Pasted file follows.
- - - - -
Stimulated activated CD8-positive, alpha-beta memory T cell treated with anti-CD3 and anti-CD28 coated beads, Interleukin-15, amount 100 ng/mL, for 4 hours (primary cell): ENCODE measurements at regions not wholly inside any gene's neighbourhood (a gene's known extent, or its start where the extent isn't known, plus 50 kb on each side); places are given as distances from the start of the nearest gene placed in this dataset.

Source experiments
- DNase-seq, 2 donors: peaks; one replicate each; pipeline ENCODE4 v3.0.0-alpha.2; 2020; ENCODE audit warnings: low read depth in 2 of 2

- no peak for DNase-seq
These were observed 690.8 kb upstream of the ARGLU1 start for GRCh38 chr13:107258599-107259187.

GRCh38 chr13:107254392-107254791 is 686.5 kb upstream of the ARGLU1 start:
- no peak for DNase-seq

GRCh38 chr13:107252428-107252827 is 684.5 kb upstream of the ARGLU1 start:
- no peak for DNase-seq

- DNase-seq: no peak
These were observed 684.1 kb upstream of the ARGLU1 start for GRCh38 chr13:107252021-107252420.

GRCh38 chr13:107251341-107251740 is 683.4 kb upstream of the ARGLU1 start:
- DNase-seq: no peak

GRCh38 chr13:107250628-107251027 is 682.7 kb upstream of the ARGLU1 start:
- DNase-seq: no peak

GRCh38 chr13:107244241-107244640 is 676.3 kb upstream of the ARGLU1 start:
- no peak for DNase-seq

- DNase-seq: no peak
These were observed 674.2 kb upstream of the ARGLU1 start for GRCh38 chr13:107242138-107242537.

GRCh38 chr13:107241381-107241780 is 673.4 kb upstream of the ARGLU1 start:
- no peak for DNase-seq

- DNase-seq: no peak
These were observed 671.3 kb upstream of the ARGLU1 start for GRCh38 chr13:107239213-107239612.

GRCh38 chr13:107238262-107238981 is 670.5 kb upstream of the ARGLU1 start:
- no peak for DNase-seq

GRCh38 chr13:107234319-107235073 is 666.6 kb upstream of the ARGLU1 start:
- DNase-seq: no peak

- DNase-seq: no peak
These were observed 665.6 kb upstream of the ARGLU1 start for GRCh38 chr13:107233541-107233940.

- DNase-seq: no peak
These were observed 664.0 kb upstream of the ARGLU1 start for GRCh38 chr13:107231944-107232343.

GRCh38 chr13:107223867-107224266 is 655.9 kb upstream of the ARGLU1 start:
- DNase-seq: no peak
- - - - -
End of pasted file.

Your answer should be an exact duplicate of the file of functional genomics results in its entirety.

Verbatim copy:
Stimulated activated CD8-positive, alpha-beta memory T cell treated with anti-CD3 and anti-CD28 coated beads, Interleukin-15, amount 100 ng/mL, for 4 hours (primary cell): ENCODE measurements at regions not wholly inside any gene's neighbourhood (a gene's known extent, or its start where the extent isn't known, plus 50 kb on each side); places are given as distances from the start of the nearest gene placed in this dataset.

Source experiments
- DNase-seq, 2 donors: peaks; one replicate each; pipeline ENCODE4 v3.0.0-alpha.2; 2020; ENCODE audit warnings: low read depth in 2 of 2

- no peak for DNase-seq
These were observed 690.8 kb upstream of the ARGLU1 start for GRCh38 chr13:107258599-107259187.

GRCh38 chr13:107254392-107254791 is 686.5 kb upstream of the ARGLU1 start:
- no peak for DNase-seq

GRCh38 chr13:107252428-107252827 is 684.5 kb upstream of the ARGLU1 start:
- no peak for DNase-seq

- DNase-seq: no peak
These were observed 684.1 kb upstream of the ARGLU1 start for GRCh38 chr13:107252021-107252420.

GRCh38 chr13:107251341-107251740 is 683.4 kb upstream of the ARGLU1 start:
- DNase-seq: no peak

GRCh38 chr13:107250628-107251027 is 682.7 kb upstream of the ARGLU1 start:
- DNase-seq: no peak

GRCh38 chr13:107244241-107244640 is 676.3 kb upstream of the ARGLU1 start:
- no peak for DNase-seq

- DNase-seq: no peak
These were observed 674.2 kb upstream of the ARGLU1 start for GRCh38 chr13:107242138-107242537.

GRCh38 chr13:107241381-107241780 is 673.4 kb upstream of the ARGLU1 start:
- no peak for DNase-seq

- DNase-seq: no peak
These were observed 671.3 kb upstream of the ARGLU1 start for GRCh38 chr13:107239213-107239612.

GRCh38 chr13:107238262-107238981 is 670.5 kb upstream of the ARGLU1 start:
- no peak for DNase-seq

GRCh38 chr13:107234319-107235073 is 666.6 kb upstream of the ARGLU1 start:
- DNase-seq: no peak

- DNase-seq: no peak
These were observed 665.6 kb upstream of the ARGLU1 start for GRCh38 chr13:107233541-107233940.

- DNase-seq: no peak
These were observed 664.0 kb upstream of the ARGLU1 start for GRCh38 chr13:107231944-107232343.

GRCh38 chr13:107223867-107224266 is 655.9 kb upstream of the ARGLU1 start:
- DNase-seq: no peak